After install jQuery, we need to import it in resources/js/bootstrap.js file. That’s where Laravel imports its dependencies and we will add it below the lodash import.

import _ from 'lodash';
window._ = _;

import $ from 'jquery';
window.$ = $;

import 'bootstrap';


You can see that we also added jQuery to the window object, using this line: window.$ = $.

This will be useful for when we need to access jQuery directly in a Blade file. But if you never intend on using jQuery directly in a Blade file and plan to use it in your app.js file only, then there is no need to add it to the window object.

Using jQUery in Laravel with Vite

If you have problems using jQuery with Vite, is most likely the issue is you are trying to access $ on the window object before it has been loaded in. Laravel loads its scripts as JavaScript modules which are deferred by default.

A commom error is issued like this:

       Uncaught TypeError: window.$ is not a function
    at dashboard:1823:12
(anonimo) @ dashboard:1823
[Violation]Forced reflow while executing JavaScript took 72ms
       Uncaught Error: Bootstrap's JavaScript requires jQuery
    at app.0bbf2228.js:50:31

So if you’re trying to access jQuery using a blocking inline <script> tag, jQuery won’t be available when the browser executes that JavaScript. This means jQuery wasn’t loaded yet.

So to use jQuery in inline <script> tags, you must use inline JavaScript modules instead, and add them after your @vite Blade directive.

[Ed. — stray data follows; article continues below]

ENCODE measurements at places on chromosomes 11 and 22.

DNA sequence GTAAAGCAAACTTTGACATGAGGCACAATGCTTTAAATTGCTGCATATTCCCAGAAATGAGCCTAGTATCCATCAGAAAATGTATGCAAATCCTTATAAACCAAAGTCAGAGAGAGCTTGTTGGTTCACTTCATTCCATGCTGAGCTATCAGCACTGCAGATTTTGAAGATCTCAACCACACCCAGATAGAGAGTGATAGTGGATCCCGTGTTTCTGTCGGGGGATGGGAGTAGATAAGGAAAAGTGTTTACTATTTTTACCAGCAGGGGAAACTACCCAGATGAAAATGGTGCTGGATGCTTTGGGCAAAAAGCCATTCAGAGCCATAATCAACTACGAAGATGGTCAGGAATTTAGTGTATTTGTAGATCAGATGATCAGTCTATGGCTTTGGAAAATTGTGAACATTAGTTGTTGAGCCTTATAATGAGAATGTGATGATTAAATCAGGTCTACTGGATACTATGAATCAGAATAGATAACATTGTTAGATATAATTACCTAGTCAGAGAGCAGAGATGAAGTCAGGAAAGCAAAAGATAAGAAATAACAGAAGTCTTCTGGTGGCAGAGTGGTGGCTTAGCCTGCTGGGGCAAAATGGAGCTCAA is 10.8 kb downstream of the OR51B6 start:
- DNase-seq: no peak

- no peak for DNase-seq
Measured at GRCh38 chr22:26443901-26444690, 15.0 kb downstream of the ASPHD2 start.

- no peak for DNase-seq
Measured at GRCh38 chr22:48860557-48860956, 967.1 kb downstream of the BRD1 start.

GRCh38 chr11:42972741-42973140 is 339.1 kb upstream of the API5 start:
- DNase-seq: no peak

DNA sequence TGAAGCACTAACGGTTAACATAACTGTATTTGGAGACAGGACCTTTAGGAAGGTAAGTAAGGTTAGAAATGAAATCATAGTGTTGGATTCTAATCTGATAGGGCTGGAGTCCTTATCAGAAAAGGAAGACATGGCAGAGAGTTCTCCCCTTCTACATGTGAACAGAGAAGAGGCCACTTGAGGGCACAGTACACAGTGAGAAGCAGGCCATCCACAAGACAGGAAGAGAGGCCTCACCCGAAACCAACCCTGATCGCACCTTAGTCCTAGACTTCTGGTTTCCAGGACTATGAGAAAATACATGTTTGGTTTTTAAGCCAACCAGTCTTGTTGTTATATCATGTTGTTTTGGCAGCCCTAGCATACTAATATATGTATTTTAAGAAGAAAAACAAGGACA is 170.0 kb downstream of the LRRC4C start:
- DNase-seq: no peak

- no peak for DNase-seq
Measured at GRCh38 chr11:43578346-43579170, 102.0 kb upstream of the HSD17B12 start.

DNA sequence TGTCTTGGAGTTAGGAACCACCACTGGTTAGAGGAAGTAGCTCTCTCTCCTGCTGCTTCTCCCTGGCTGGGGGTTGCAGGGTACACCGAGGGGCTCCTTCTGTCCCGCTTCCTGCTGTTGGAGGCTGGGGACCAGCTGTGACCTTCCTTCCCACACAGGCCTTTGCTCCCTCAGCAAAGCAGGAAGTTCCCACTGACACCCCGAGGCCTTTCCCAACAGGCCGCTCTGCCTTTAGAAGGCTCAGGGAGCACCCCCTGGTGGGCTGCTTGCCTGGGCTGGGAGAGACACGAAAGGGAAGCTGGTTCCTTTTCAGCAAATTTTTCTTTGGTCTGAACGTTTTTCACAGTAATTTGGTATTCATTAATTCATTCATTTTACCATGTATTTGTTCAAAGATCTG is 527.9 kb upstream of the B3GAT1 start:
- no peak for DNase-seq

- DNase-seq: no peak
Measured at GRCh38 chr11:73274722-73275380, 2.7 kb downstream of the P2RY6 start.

To do this, use the option type="module on <script> blocks:


<script type="module">
$('h1').text('Hello, World')

Using the Vite directive on Blade

After you have installed, imported and configured Twitter Bootstrap and jQuery, it’s possible to load the assets app.js and app.css using the @vite Blade directive.

Just write this line on your Blade page or layout (template): @vite(['resources/js/app.css', 'resources/js/app.js']).

See a Blade page example:

<!DOCTYPE html>
<html lang="{{ str_replace('_', '-', app()->getLocale()) }}">
    <meta charset="utf-8">
    <meta name="viewport" content="width=device-width, initial-scale=1">

    <title>Besttools App</title>

    @vite(['resources/js/app.css', 'resources/js/app.js'])

<body class="antialiased">
    This is how we install Twitter Bootstrap and jQuery using Vite on Laravel

Build the assets with Vite

Now you can compile / build the assets in app.js and app.css files using the following command:

npm run build

If you run npm run dev, Vite gonna start a local server, I don’t like it since I use Laradock to handle my local development environment.

Now if you visit your application on browser should see a simple page with that phrase: This is how we install Twitter Bootstrap and jQuery using Vite on Laravel. Ya that is not much but what we are interested on is about the HTML source code that has the assets being loaded correct in link tags:

<!DOCTYPE html>
<html lang="en">
    <meta charset="utf-8">
    <meta name="viewport" content="width=device-width, initial-scale=1">

    <title>Besttools App</title>

        body {
            font-family: 'Nunito', sans-serif;

    <link rel="preload" as="style" href="https://varejoaqui.test/besttools/public/build/assets/app.525f5899.css" /><link rel="preload" as="style" href="https://varejoaqui.test/besttools/public/build/assets/app.525f5899.css" /><link rel="modulepreload" href="https://varejoaqui.test/besttools/public/build/assets/app.3f476645.js" /><link rel="stylesheet" href="https://varejoaqui.test/besttools/public/build/assets/app.525f5899.css" /><link rel="stylesheet" href="https://varejoaqui.test/besttools/public/build/assets/app.525f5899.css" /><script type="module" src="https://varejoaqui.test/besttools/public/build/assets/app.3f476645.js"></script>
<body class="antialiased">
        This is how we install Twitter Bootstrap and jQuery using Vite on Laravel


Switch from Webpack to Vite brings improvements on performance but also brings the needs to understand and set correctly the new way of bundle js and css assets on Laravel projects.